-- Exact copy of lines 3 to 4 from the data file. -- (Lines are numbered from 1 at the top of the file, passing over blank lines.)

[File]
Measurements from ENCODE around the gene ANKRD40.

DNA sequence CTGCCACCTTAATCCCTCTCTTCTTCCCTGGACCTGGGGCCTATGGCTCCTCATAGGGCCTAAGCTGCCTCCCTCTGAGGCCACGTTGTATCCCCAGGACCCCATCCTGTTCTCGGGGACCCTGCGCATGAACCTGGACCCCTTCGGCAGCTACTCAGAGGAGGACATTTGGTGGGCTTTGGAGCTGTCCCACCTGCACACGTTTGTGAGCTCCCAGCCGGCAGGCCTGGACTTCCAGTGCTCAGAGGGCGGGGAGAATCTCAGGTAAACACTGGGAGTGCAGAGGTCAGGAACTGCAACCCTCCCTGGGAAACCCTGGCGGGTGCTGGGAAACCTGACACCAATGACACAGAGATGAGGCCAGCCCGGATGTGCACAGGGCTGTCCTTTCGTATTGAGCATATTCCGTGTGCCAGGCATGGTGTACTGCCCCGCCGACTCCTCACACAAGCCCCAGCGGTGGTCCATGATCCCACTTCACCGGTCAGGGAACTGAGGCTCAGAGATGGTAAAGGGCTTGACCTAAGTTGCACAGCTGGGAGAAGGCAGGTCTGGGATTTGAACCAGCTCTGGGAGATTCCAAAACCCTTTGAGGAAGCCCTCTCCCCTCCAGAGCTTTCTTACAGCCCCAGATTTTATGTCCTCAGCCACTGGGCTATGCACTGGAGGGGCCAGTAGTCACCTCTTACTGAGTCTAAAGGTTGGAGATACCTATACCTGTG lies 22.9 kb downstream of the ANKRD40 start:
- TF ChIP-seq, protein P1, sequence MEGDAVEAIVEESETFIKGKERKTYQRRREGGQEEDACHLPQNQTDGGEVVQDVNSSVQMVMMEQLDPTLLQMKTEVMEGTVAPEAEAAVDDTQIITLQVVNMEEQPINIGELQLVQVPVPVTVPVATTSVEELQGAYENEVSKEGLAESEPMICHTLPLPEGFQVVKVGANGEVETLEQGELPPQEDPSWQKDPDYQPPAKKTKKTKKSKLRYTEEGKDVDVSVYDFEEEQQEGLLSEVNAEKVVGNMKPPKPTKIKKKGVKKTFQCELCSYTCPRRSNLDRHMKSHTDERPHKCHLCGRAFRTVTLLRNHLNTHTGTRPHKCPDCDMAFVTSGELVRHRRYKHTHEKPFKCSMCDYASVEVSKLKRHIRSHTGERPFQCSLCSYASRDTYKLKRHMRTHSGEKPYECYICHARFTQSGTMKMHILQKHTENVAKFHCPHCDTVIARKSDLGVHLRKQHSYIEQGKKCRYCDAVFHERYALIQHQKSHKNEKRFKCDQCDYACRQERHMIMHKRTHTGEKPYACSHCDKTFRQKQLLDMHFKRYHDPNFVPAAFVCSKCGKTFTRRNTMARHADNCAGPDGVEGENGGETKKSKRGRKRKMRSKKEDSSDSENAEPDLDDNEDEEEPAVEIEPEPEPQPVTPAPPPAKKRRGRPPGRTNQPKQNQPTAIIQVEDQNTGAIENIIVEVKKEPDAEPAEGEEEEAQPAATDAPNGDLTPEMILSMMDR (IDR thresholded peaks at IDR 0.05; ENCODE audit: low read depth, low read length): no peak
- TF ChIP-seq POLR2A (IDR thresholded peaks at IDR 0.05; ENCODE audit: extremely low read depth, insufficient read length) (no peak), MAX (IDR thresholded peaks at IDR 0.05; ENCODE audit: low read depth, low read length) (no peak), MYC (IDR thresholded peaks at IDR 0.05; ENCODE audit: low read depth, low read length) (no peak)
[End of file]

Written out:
- TF ChIP-seq, protein P1, sequence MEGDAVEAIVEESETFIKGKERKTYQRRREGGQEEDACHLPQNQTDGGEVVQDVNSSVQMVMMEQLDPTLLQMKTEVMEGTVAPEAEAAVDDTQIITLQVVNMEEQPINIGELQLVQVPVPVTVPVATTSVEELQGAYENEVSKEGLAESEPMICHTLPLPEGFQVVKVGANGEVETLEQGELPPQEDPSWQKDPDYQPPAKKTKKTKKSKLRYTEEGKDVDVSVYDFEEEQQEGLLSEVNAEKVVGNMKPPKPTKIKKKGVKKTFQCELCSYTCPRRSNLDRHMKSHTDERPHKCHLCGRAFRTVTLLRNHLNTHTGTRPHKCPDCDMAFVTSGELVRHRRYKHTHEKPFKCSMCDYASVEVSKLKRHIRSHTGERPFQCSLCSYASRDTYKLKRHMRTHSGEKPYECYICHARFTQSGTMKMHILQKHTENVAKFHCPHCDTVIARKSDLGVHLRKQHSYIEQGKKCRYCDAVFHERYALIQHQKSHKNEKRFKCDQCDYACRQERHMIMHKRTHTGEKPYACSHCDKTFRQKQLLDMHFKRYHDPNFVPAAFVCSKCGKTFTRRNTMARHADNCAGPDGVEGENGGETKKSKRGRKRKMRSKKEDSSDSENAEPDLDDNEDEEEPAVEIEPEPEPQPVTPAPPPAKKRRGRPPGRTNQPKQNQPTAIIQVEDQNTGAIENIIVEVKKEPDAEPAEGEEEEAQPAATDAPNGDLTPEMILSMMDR (IDR thresholded peaks at IDR 0.05; ENCODE audit: low read depth, low read length): no peak
- TF ChIP-seq POLR2A (IDR thresholded peaks at IDR 0.05; ENCODE audit: extremely low read depth, insufficient read length) (no peak), MAX (IDR thresholded peaks at IDR 0.05; ENCODE audit: low read depth, low read length) (no peak), MYC (IDR thresholded peaks at IDR 0.05; ENCODE audit: low read depth, low read length) (no peak)